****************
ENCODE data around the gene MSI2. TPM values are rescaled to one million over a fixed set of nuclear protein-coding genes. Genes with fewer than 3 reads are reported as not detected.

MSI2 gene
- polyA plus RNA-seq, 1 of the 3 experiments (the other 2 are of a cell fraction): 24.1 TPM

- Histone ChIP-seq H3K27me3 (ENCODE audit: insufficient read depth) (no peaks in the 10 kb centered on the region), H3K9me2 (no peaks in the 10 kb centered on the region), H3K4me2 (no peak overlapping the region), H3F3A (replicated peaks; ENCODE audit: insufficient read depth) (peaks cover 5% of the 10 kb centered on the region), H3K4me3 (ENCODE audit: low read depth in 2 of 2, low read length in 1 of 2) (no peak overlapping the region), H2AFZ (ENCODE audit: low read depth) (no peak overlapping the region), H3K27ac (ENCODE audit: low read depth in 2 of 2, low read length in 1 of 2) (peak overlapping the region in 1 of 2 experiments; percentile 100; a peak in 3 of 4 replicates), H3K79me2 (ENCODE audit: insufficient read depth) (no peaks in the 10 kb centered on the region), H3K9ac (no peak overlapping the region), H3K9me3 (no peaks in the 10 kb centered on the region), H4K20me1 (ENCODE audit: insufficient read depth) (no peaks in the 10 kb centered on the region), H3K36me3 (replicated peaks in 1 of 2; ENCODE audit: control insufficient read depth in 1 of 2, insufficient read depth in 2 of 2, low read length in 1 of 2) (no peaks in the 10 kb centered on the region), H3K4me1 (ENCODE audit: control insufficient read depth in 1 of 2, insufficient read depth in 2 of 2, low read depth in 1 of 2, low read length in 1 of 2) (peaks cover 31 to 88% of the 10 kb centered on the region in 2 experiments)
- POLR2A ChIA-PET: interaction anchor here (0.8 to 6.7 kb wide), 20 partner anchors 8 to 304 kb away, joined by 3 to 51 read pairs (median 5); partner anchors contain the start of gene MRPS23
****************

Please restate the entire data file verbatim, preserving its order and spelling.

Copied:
ENCODE data around the gene MSI2. TPM values are rescaled to one million over a fixed set of nuclear protein-coding genes. Genes with fewer than 3 reads are reported as not detected.

MSI2 gene
- polyA plus RNA-seq, 1 of the 3 experiments (the other 2 are of a cell fraction): 24.1 TPM

- Histone ChIP-seq H3K27me3 (ENCODE audit: insufficient read depth) (no peaks in the 10 kb centered on the region), H3K9me2 (no peaks in the 10 kb centered on the region), H3K4me2 (no peak overlapping the region), H3F3A (replicated peaks; ENCODE audit: insufficient read depth) (peaks cover 5% of the 10 kb centered on the region), H3K4me3 (ENCODE audit: low read depth in 2 of 2, low read length in 1 of 2) (no peak overlapping the region), H2AFZ (ENCODE audit: low read depth) (no peak overlapping the region), H3K27ac (ENCODE audit: low read depth in 2 of 2, low read length in 1 of 2) (peak overlapping the region in 1 of 2 experiments; percentile 100; a peak in 3 of 4 replicates), H3K79me2 (ENCODE audit: insufficient read depth) (no peaks in the 10 kb centered on the region), H3K9ac (no peak overlapping the region), H3K9me3 (no peaks in the 10 kb centered on the region), H4K20me1 (ENCODE audit: insufficient read depth) (no peaks in the 10 kb centered on the region), H3K36me3 (replicated peaks in 1 of 2; ENCODE audit: control insufficient read depth in 1 of 2, insufficient read depth in 2 of 2, low read length in 1 of 2) (no peaks in the 10 kb centered on the region), H3K4me1 (ENCODE audit: control insufficient read depth in 1 of 2, insufficient read depth in 2 of 2, low read depth in 1 of 2, low read length in 1 of 2) (peaks cover 31 to 88% of the 10 kb centered on the region in 2 experiments)
- POLR2A ChIA-PET: interaction anchor here (0.8 to 6.7 kb wide), 20 partner anchors 8 to 304 kb away, joined by 3 to 51 read pairs (median 5); partner anchors contain the start of gene MRPS23